The N.E.A. and its affiliates, on the other hand, desire independence from organized labor. They are concerned, officials have said, that they would lose their identity in a labor federation and find that nonteachers were speaking for teachers.
The N.E.A. has a policy governing the matter. That policy states that N.E.A. affiliates "will not enter into a merger requiring affiliation with A.F.L.-C.I.O. or any other labor organization.''
"We have a very high regard for the A.F.L.-C.I.O.,'' said Howard Carroll, a spokesman for the N.E.A. "But we want to maintain our independence and speak with an independent voice.''
One Teacher Voice
In Minnesota, merger talks between the 40,000-member Minnesota Education Association and the 17,000-member Minnesota Federation of Teachers have been conducted intermittently for several years, but have reached an impasse. Even so, the discussions will continue, officials for both unions say.
"It clearly would be better for the quality of representation of teachers if everybody was in one organization,'' said Larry E. Wicks, executive director of the M.E.A. "I don't think there is much debate about it in Minnesota.''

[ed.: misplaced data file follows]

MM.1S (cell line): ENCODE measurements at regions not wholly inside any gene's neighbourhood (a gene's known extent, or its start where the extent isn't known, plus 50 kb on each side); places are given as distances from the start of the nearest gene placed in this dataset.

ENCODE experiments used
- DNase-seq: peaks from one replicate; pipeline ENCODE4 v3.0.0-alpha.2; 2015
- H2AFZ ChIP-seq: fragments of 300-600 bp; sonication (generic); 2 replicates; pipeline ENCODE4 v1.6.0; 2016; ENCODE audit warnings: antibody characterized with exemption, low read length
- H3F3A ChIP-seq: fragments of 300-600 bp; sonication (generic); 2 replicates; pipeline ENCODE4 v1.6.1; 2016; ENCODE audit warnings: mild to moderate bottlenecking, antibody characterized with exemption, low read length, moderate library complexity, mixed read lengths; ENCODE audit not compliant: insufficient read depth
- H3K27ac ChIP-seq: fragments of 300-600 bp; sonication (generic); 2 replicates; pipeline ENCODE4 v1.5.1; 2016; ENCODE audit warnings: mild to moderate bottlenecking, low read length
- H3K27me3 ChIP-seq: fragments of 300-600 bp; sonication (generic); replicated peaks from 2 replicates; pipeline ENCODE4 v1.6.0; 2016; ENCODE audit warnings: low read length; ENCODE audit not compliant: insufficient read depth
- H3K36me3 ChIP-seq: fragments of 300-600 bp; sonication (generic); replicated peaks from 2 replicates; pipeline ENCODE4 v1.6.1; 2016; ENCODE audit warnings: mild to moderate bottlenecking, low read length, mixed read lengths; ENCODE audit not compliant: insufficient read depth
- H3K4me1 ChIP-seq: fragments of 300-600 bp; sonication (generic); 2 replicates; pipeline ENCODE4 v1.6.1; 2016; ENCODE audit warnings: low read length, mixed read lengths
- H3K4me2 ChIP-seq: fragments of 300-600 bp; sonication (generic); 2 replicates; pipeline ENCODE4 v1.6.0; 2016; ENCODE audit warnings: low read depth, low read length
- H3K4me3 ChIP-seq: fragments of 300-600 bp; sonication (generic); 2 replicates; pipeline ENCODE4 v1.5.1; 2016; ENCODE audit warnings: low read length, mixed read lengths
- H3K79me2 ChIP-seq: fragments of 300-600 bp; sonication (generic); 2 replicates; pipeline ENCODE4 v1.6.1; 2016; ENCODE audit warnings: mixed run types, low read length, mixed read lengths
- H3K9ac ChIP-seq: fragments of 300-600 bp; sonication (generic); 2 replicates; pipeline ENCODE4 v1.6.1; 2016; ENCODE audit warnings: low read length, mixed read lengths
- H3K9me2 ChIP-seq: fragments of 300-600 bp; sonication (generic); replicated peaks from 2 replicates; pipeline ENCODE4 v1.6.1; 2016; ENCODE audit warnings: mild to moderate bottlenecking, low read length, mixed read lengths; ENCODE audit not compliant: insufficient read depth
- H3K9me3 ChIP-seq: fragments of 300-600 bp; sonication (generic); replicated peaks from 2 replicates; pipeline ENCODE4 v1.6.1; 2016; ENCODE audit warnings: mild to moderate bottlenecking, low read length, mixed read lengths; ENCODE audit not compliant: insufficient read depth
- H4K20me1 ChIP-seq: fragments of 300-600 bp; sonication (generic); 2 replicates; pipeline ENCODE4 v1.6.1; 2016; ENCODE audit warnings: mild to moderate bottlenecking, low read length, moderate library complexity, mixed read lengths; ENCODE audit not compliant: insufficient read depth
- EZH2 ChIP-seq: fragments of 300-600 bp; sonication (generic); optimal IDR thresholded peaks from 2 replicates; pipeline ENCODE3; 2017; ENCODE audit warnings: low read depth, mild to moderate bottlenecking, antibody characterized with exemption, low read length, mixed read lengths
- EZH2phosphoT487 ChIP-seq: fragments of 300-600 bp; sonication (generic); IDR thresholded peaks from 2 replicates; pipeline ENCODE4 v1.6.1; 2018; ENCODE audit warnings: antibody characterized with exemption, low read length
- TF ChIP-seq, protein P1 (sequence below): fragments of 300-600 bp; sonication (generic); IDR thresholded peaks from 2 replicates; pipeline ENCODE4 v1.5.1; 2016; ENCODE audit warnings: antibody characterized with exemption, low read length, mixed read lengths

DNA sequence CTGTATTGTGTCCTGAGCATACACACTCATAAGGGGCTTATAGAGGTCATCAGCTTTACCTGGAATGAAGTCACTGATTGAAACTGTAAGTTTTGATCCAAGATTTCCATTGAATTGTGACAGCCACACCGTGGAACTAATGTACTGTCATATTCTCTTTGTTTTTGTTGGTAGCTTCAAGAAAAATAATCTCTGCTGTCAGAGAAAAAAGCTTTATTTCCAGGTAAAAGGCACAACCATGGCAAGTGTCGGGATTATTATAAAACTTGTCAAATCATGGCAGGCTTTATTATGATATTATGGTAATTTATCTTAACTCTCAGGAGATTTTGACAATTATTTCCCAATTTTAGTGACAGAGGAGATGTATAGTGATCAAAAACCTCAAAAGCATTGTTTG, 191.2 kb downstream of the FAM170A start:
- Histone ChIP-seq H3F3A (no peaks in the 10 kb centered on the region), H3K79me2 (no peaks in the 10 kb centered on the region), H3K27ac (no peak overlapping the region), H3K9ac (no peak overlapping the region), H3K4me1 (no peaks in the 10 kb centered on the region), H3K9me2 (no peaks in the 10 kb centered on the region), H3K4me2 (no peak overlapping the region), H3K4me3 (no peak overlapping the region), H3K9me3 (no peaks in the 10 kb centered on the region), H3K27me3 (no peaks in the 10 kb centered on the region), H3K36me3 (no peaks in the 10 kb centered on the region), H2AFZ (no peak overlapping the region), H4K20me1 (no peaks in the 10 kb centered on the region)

Edward C. Bolstad, executive secretary for the M.F.T. agreed. "We spend too much time and money competing with each other,'' he said.
Mr. Wicks declined to talk about the negotiations.
But Mr. Bolstad said that the M.E.A.'s most recent proposal, put forward earlier this year, was "a gentle way to put everybody into the N.E.A. structure.'' It was a proposal, he said, that "was just unacceptable to us.''
"We want to put together a structure .. that assures that one organization doesn't just get swallowed up by the other,'' Mr. Bolstad said.
He said his "pessimism'' about the future of public education makes him "optimistic'' about a merger.
"I could see a day when the problems become so awesome that they could be better handled by one large organization,'' he said. "When your problems outweigh your differences is when any merger comes about.''
Over the past year, officials of the 180,000-member California Teachers Association, the N.E.A. affiliate, and the 60,000-member California Federation of Teachers have met several times to discuss consolidation.
"Because we have found ourselves in agreement on a number of matters in the state, it seemed like an appropriate time to carry on some discussions to see if the two organizations can be brought together,'' said Miles Myers, president of the C.F.T., who instigated the talks.
Thus far, the discussions have produced "a stronger working relationship'' between the two unions, said Mr. Foglia of the He added, however, that the issue of teacher unity remains "problematic.''
Still, Mr. Foglia supports the idea of having "one teacher voice'' in the state.